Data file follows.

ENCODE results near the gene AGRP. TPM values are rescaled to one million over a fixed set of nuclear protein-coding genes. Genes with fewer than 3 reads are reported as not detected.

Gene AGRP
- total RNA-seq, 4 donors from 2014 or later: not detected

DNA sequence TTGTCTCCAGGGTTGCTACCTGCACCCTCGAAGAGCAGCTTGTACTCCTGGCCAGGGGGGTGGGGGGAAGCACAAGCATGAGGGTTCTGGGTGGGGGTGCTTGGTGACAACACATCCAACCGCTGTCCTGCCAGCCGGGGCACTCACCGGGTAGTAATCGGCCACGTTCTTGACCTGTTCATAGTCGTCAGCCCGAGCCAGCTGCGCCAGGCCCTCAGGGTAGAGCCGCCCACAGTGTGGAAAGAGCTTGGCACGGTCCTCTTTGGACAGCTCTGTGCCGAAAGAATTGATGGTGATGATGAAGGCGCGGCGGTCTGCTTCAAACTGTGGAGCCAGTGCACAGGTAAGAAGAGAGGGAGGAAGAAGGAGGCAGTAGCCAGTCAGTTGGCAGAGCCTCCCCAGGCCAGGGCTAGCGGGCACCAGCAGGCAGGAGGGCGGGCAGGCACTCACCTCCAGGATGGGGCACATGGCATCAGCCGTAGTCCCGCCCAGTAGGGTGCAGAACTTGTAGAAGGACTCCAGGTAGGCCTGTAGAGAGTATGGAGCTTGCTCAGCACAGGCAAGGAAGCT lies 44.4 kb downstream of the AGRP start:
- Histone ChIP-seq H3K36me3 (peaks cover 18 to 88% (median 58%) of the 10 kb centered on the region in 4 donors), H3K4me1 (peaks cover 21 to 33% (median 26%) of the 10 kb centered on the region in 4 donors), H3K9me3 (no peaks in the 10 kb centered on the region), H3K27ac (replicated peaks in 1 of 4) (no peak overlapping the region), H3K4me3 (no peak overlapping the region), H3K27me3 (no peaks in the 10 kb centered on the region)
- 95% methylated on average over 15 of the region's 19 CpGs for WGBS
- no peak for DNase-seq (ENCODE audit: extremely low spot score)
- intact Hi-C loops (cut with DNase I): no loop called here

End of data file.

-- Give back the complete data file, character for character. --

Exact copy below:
ENCODE results near the gene AGRP. TPM values are rescaled to one million over a fixed set of nuclear protein-coding genes. Genes with fewer than 3 reads are reported as not detected.

Gene AGRP
- total RNA-seq, 4 donors from 2014 or later: not detected

DNA sequence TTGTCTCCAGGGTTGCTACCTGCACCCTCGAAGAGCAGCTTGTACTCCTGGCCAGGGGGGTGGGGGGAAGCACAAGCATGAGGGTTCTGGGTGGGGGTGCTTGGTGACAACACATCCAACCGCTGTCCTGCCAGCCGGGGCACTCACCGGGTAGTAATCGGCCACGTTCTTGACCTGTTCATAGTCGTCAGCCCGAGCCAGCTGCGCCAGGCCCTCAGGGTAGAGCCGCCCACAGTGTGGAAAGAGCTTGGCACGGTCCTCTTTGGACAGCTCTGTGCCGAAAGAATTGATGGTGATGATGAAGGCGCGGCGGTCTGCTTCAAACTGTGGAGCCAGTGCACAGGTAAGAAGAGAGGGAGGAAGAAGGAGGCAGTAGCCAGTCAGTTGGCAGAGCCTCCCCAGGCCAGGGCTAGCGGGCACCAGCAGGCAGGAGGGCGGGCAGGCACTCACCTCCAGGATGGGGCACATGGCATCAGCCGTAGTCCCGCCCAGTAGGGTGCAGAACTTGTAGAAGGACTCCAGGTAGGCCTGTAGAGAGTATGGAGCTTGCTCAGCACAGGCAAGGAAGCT lies 44.4 kb downstream of the AGRP start:
- Histone ChIP-seq H3K36me3 (peaks cover 18 to 88% (median 58%) of the 10 kb centered on the region in 4 donors), H3K4me1 (peaks cover 21 to 33% (median 26%) of the 10 kb centered on the region in 4 donors), H3K9me3 (no peaks in the 10 kb centered on the region), H3K27ac (replicated peaks in 1 of 4) (no peak overlapping the region), H3K4me3 (no peak overlapping the region), H3K27me3 (no peaks in the 10 kb centered on the region)
- 95% methylated on average over 15 of the region's 19 CpGs for WGBS
- no peak for DNase-seq (ENCODE audit: extremely low spot score)
- intact Hi-C loops (cut with DNase I): no loop called here